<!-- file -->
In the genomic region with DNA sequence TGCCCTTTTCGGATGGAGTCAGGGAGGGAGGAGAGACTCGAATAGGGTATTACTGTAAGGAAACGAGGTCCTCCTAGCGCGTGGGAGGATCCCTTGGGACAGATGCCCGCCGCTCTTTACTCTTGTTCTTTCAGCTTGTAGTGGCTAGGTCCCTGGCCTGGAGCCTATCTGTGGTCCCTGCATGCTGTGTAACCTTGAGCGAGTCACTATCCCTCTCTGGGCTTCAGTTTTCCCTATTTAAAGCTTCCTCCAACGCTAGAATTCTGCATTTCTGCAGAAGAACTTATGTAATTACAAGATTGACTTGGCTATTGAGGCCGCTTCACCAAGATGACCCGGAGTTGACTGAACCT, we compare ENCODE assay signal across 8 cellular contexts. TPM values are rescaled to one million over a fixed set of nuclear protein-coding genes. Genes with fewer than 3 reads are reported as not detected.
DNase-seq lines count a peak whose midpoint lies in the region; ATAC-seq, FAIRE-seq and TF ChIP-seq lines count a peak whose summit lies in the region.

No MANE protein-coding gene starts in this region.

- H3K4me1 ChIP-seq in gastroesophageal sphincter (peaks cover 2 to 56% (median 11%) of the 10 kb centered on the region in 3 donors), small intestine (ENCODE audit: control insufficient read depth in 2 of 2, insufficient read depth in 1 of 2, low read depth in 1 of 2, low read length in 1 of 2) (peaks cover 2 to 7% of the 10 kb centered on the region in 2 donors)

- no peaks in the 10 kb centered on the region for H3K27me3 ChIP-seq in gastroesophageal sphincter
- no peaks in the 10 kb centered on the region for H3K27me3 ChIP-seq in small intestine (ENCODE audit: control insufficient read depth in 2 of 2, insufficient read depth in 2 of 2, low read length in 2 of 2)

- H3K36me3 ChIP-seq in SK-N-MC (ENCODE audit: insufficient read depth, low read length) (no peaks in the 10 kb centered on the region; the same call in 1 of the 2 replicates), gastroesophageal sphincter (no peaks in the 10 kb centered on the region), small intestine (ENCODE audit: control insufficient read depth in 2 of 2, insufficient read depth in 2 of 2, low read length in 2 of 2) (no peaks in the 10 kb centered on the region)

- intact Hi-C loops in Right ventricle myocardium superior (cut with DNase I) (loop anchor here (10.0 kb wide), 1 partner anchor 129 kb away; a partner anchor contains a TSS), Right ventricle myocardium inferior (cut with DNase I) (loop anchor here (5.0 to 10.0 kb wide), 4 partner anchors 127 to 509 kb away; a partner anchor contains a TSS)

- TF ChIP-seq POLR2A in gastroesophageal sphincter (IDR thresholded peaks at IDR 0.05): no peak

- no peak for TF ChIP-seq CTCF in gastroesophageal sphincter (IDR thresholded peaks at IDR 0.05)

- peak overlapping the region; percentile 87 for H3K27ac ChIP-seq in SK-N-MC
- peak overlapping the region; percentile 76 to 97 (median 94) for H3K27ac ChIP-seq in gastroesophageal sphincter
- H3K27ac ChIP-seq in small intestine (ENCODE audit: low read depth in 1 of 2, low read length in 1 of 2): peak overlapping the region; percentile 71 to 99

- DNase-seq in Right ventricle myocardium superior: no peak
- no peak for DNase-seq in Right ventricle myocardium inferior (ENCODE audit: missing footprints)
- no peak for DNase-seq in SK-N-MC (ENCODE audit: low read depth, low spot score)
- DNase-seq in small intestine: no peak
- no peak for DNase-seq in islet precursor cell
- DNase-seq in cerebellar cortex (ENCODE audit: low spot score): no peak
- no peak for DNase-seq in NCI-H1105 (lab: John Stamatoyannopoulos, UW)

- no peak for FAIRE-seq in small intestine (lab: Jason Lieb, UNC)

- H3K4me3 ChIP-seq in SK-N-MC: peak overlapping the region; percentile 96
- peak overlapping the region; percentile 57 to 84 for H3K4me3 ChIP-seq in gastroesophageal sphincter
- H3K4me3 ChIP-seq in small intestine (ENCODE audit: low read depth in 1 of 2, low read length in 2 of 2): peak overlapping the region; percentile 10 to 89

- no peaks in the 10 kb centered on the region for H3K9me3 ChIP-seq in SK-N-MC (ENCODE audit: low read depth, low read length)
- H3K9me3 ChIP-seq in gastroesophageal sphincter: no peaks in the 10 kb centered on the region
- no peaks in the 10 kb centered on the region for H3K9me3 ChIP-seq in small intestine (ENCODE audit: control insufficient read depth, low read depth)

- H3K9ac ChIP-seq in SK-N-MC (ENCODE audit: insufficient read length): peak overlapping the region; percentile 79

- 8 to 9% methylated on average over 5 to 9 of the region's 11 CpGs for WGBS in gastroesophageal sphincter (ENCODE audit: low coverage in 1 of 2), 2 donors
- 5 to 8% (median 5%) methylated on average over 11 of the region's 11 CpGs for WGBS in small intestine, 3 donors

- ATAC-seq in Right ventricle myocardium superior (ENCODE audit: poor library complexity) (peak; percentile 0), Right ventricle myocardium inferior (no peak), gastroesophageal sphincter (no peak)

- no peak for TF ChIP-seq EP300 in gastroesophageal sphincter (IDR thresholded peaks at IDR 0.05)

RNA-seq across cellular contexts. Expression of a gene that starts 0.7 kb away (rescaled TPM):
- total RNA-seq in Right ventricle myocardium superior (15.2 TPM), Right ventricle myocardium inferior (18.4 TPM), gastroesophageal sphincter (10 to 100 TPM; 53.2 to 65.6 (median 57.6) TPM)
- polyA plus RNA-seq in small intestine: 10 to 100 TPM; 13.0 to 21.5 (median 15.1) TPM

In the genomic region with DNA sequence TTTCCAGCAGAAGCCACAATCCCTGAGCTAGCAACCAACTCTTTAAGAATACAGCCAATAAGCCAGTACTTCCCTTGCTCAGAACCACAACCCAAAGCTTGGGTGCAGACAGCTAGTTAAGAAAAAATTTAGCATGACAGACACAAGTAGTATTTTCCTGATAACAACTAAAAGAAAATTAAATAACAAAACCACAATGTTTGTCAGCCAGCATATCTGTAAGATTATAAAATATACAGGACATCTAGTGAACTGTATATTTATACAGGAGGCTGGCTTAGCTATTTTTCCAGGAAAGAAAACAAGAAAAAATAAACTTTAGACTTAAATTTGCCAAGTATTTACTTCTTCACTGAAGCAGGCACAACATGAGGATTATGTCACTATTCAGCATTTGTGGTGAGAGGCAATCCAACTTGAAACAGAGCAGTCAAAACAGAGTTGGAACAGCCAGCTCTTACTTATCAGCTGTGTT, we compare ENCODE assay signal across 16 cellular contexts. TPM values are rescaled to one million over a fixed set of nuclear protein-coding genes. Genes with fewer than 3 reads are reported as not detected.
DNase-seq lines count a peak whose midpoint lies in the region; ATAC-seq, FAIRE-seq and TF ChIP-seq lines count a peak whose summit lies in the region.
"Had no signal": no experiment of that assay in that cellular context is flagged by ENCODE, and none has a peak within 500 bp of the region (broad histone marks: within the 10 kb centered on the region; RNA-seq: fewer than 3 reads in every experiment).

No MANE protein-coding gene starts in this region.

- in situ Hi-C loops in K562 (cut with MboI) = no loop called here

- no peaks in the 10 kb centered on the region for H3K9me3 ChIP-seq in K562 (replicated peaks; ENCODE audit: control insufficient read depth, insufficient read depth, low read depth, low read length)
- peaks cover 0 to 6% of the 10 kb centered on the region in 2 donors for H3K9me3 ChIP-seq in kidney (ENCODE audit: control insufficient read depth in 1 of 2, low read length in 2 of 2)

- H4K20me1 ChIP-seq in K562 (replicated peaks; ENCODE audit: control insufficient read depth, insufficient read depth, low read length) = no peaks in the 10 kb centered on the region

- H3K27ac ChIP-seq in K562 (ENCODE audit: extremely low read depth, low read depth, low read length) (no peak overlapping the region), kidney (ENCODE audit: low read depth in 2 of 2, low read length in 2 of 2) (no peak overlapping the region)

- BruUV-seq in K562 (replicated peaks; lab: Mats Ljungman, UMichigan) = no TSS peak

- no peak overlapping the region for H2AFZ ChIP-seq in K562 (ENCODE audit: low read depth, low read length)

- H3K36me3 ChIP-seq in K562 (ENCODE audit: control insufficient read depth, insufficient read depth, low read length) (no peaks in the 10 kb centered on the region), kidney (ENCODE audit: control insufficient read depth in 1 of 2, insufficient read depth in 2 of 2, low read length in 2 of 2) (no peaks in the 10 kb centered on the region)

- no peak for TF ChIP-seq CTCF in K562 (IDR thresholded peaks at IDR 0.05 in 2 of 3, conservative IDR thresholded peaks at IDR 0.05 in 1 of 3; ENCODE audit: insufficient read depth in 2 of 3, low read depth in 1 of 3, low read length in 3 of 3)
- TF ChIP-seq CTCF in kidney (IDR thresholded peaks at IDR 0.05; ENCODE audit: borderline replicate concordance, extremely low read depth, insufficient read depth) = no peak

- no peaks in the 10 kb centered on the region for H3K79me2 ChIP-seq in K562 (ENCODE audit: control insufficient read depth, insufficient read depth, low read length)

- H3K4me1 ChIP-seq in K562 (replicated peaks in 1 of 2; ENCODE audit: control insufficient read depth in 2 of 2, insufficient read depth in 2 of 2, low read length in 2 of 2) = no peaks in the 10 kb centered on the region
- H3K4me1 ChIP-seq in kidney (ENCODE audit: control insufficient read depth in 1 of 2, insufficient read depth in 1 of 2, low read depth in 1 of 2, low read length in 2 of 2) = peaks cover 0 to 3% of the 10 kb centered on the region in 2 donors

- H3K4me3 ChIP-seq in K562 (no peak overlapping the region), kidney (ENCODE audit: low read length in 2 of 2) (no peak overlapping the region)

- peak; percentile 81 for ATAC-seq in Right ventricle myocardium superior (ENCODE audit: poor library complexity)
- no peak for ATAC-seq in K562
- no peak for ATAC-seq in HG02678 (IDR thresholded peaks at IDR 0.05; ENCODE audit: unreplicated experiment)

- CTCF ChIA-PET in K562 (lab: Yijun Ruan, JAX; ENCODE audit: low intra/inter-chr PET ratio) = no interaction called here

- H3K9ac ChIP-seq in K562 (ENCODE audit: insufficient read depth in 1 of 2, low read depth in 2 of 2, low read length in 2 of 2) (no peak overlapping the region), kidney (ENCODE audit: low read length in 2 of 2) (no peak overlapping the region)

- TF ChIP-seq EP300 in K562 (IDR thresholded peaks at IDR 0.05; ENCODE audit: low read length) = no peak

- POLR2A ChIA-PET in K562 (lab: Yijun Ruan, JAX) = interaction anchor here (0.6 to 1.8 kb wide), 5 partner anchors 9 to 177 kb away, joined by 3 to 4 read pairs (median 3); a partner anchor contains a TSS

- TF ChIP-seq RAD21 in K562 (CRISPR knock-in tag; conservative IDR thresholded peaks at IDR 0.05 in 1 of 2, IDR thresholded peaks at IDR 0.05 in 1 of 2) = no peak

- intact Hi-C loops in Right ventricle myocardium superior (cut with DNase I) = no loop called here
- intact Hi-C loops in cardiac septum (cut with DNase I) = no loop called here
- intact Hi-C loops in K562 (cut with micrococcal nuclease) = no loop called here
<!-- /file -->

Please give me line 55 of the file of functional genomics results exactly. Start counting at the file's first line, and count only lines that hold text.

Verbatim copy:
- no peak for ATAC-seq in K562